You often find yourself amidst other people’s drama because you love exclusionary social politics. You’ll corner one person, only to later pretend to be sympathetic towards them. You also tend to turn people against each other so that you can benefit from their mutually degrading friendship. All of this chaos makes you feel alive, relevant, and perhaps even powerful. 

3. You love giving unsolicited advice

[Image description: Regina George, played by Rachel Mc Adams, in Mean Girls saying her iconic line.] via Giphy
Here’s the thing about unsolicited advice: it’s typically unwanted! Learn to keep your opinions to yourself, and only give advice when it is asked for. You might have your heart in the right place when you call somebody out on their sartorial choices or when you criticize your friend’s appearance. You may even tell yourself that you’re only helping your friend improve so that someone else won’t give them harsher criticism or insults.

However, being perennially critical does not help anyone. Instead, it often comes off as mean-spirited.

4. You find it easier to talk about people behind their back rather than to their face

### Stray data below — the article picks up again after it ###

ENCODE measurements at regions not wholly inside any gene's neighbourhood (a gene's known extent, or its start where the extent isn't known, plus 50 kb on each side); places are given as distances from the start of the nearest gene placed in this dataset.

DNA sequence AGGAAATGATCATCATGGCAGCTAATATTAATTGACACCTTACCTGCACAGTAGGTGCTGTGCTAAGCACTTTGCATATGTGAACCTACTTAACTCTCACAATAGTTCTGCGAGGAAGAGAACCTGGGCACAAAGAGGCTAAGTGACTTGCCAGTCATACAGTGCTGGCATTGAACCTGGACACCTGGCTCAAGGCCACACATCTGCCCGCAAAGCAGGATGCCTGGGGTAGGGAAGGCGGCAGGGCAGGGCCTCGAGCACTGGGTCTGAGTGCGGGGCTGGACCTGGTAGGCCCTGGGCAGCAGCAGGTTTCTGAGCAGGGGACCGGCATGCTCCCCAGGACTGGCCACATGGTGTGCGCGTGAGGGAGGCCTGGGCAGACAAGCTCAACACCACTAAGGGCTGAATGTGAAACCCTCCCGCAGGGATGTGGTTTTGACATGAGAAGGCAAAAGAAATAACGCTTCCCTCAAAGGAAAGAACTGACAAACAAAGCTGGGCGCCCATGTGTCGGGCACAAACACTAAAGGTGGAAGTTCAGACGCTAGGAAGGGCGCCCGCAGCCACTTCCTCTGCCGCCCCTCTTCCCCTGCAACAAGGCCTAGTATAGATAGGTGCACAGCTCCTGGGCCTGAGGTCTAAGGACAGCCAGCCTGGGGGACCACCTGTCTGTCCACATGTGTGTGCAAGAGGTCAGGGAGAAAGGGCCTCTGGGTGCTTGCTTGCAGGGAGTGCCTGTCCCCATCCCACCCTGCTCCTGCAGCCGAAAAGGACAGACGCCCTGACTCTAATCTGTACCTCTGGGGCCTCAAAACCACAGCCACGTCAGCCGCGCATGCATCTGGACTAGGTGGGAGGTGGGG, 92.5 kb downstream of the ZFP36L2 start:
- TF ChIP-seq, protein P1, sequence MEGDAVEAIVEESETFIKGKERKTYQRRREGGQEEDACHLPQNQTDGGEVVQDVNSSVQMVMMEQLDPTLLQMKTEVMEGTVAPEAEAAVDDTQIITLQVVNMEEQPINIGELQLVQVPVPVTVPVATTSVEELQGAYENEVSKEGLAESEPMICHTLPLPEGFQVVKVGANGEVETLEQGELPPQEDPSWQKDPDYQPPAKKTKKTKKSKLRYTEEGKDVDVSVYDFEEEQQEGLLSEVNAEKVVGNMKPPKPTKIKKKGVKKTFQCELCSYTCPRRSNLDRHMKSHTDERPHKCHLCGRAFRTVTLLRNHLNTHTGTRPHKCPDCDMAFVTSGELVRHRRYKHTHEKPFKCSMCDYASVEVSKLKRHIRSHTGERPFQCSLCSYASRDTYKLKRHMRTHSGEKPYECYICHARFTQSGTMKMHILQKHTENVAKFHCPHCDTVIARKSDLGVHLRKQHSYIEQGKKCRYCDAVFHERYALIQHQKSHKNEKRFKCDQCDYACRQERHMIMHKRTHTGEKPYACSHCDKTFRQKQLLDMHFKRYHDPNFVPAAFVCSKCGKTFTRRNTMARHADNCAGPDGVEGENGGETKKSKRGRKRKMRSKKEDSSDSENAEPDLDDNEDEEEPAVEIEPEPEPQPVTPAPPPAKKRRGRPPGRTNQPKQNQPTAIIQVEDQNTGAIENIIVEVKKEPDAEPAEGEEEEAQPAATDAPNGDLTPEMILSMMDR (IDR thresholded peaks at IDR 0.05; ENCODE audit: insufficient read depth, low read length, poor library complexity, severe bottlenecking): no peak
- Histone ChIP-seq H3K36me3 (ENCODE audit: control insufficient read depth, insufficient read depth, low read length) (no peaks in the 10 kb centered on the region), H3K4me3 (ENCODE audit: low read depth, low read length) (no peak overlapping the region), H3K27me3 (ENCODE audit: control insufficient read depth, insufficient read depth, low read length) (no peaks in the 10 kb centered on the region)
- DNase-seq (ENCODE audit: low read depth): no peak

[Image description: Rachel, played by Jennifer Anniston and Amy Green from Friends gossiping.] via Giphy
Have you ever been guilty of intentionally breaking someone’s trust? Do you relish in idle gossip? You tell yourself that you’re only “talking” about your issues with someone else. But guess what? That counts as backbiting too! The more mature and kinder route to take when having issues with someone: talk to them face-to-face. Address the person who the issue concerns. And don’t gossip about someone else’s business with parties not directly involved in the conflict. 

5. You often find yourself projecting your own unresolved issues onto other people

[Image description: Blair Waldorf, played by Leighton Meester making an angry face.] via Giphy